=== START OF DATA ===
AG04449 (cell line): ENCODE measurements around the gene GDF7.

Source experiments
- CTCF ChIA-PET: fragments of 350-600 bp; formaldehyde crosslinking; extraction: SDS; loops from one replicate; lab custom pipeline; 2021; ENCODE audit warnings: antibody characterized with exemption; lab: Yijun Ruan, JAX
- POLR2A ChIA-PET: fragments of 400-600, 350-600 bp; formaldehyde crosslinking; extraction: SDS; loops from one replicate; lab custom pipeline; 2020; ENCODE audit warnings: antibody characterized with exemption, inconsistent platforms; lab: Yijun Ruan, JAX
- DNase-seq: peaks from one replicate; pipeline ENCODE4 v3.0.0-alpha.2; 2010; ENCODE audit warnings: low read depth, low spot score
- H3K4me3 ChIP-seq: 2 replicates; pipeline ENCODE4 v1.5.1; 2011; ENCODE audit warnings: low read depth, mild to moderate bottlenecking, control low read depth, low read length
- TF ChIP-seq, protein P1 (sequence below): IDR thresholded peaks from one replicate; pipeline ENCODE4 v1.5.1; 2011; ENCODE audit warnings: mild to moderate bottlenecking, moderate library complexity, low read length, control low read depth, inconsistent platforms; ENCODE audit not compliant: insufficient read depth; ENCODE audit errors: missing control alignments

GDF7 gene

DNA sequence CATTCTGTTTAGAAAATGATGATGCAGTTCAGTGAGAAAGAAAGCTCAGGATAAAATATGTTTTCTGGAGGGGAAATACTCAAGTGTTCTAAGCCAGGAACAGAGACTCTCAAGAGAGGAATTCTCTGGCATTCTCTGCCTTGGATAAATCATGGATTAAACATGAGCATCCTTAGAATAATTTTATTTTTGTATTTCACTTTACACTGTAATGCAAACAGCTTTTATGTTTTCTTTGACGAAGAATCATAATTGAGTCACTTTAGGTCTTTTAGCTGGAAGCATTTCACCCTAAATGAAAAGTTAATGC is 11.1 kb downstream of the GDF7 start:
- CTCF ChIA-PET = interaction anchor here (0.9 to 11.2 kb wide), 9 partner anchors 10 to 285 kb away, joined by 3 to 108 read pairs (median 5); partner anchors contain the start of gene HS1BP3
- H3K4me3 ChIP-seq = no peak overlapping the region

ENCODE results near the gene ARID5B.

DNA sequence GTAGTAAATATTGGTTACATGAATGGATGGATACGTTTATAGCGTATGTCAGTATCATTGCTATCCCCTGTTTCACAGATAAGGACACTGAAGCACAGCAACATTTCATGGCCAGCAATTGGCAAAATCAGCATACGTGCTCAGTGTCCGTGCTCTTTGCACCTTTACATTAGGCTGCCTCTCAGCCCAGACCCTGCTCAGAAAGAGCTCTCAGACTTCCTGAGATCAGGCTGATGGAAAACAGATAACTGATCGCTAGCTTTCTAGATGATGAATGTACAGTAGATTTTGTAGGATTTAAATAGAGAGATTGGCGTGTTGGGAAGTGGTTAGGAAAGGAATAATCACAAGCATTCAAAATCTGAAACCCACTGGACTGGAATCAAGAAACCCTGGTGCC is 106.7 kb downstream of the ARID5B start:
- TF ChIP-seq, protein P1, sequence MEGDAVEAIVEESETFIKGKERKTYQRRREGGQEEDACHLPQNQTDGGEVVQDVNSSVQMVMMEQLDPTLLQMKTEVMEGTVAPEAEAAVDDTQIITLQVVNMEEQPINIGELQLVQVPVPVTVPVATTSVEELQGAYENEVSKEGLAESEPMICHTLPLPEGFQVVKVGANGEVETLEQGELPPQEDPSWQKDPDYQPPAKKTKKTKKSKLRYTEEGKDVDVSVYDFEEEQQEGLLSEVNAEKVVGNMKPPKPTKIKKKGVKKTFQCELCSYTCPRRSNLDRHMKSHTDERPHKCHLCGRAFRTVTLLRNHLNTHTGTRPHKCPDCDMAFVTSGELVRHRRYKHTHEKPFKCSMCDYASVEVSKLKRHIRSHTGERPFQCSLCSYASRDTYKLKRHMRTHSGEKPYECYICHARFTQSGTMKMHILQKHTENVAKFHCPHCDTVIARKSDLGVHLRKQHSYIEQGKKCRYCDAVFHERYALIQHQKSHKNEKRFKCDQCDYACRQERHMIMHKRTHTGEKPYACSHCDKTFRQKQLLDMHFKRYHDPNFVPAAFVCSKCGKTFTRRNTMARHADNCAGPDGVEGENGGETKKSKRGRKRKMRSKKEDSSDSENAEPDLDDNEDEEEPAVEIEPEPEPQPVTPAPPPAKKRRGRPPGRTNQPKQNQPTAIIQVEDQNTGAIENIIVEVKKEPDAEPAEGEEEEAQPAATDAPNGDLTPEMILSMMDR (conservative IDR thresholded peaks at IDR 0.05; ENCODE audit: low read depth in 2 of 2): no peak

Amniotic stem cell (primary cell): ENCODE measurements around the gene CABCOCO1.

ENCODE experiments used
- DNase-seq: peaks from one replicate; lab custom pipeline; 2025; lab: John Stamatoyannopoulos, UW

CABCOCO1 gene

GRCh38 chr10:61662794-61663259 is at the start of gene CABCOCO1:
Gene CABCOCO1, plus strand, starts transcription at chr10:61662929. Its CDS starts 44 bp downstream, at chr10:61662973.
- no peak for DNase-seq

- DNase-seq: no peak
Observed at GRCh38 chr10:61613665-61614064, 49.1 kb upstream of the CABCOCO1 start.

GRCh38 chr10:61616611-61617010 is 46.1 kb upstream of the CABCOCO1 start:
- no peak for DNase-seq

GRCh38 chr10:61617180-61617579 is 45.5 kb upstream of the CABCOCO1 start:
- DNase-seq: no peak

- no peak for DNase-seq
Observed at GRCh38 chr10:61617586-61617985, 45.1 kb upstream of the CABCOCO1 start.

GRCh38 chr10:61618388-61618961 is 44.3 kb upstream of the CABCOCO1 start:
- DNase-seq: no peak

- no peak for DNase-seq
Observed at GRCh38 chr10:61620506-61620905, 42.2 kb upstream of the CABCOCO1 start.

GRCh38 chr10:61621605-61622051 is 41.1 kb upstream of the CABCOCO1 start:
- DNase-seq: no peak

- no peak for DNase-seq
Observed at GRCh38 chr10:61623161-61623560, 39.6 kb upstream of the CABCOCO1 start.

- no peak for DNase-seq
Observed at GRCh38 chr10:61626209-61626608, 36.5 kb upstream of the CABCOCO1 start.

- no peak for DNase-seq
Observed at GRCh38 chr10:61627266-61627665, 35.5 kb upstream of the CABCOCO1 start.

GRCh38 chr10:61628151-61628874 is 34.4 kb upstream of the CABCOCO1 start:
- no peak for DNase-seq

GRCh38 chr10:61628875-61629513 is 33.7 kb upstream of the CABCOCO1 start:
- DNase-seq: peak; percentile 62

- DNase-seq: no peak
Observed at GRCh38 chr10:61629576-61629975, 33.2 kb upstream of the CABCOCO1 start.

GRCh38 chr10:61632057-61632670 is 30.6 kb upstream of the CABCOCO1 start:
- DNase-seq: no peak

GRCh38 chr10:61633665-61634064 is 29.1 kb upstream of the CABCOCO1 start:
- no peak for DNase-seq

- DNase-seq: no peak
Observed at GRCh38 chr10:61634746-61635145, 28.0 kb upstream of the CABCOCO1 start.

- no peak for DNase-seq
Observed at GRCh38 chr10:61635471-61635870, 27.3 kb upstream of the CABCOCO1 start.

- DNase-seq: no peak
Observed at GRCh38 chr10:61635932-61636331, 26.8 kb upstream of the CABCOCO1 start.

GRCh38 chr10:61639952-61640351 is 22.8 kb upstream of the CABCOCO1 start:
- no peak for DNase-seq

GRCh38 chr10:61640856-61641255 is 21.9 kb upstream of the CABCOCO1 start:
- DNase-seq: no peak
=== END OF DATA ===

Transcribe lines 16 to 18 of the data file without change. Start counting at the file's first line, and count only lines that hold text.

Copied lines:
ENCODE experiments used
- DNase-seq: peaks from one replicate; lab custom pipeline; 2025; lab: John Stamatoyannopoulos, UW

CABCOCO1 gene